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Tobacco companies turn to gas station ads to fight FDA menthol ban

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GETTYSBURG, Pa. — At the Gateway mini mart here, you can buy menthol-flavored hemp cigarettes, an impressive 1-pound bag of pipe tobacco, or a Dragon Ball Z-themed bong — or, you can submit a formal comment to regulators at the Food and Drug Administration.

A sign on the door warns consumers: “The FDA Is Trying To Ban Menthol Cigarettes and Flavored Cigars.” Scan the QR code at the bottom of the poster and it’ll take you to the website for a group called Citizens for Tobacco Rights. There, you can submit a comment opposing the FDA’s April proposal to ban menthol and flavored cigarettes and cigars, which would still have to be finalized formally to take effect.

Citizens for Tobacco Rights is run by Philip Morris USA, the maker of Marlboro cigarettes, and other companies under the Altria corporate umbrella, including John Middleton, the makers of Black and Mild cigars. If you squint, you’ll see at the bottom edge of the poster — printed in tiny white letters — that the poster itself was paid for by Altria on behalf of Philip Morris and John Middleton.

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The poster is one of the many ways tobacco companies are drumming up opposition to the FDA’s controversial proposed ban of menthol and flavored tobacco products.

Marlboro has sent out emails to its customers, too — even those who haven’t signed up for anything close to political advertising. Liz Overhiser, a smoker in Michigan who supports the menthol ban, told STAT she may have signed up for coupons “possibly a decade ago” but in May she received an email from Marlboro urging her to “Speak Out Against a Ban on Menthol Cigarettes.” The link included in that email directs to the Citizens for Tobacco Rights as well.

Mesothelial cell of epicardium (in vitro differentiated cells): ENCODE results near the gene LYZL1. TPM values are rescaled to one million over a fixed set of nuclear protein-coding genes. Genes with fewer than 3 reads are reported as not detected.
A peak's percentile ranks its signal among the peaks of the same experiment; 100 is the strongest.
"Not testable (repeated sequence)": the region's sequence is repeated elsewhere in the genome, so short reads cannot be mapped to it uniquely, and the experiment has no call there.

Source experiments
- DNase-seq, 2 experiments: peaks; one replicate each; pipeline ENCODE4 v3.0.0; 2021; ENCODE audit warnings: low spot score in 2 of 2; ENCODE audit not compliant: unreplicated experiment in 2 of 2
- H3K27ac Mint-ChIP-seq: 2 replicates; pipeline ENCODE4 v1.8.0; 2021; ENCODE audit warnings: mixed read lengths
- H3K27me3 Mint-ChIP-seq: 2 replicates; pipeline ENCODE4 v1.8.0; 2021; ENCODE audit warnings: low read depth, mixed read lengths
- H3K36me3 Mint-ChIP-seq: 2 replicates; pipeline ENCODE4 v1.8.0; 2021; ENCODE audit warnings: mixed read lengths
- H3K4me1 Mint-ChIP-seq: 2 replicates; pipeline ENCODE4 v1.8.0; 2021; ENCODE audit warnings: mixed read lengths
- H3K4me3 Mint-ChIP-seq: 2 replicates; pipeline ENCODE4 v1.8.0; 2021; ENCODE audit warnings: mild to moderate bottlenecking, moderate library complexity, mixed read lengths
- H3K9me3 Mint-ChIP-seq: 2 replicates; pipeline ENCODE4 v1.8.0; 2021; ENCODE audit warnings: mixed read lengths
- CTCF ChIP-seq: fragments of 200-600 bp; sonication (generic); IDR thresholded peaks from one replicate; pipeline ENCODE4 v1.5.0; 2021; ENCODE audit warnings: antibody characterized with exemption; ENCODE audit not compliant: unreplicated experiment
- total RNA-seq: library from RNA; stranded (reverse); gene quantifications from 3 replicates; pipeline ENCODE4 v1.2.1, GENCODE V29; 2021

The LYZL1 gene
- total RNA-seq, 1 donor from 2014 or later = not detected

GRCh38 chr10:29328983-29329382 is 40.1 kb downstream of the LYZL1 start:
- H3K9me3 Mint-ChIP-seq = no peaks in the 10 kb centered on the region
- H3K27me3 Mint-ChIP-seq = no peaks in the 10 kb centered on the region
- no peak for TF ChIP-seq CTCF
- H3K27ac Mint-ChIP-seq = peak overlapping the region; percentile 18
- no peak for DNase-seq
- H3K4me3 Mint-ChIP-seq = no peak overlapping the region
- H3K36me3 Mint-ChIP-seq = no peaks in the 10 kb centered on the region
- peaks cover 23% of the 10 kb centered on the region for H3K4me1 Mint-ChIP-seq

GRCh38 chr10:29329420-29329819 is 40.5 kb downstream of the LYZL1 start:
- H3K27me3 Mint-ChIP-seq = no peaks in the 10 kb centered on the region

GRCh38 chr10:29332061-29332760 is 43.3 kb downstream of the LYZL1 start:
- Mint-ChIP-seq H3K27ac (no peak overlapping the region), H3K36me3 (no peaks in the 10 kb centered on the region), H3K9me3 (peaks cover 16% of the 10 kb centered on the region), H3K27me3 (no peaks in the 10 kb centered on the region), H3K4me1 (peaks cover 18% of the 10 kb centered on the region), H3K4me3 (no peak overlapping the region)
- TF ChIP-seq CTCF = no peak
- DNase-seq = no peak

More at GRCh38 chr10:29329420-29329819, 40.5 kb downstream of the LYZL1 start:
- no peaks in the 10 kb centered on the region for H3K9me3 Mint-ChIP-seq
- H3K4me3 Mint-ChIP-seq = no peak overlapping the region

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All told, the cigarette company’s efforts appear to have netted at least 20,000 comments opposing the proposed regulation. Those 20,000 comments all state, verbatim, that “banning menthol cigarettes unfairly limits adult choices for tobacco products that are already highly regulated and age-restricted.”

Tobacco distributors, like gas stations and smoke shops themselves, have become a major force opposing the proposed ban, too. Tobacco retailers have submitted more than 25,000 nearly identical comments warning that flavored tobacco bans “could shift sales to illegal markets where many consumers can still get them, but without any regulatory protection or underage prevention.” Organizations representing tobacco sellers in states like Texas and Arizona also met directly with FDA officials earlier this year opposing the ban.

The sheer volume of consumer and business interest has forced top FDA officials to take notice. Brian King, the newly installed director of the FDA’s tobacco center, has repeatedly emphasized the onslaught of input.

“We got about 250,000 comments — so not a negligible amount — and the FDA goes through every single comment,” King said during public remarks earlier this month. “We are committed to getting through those comments as quickly as possible.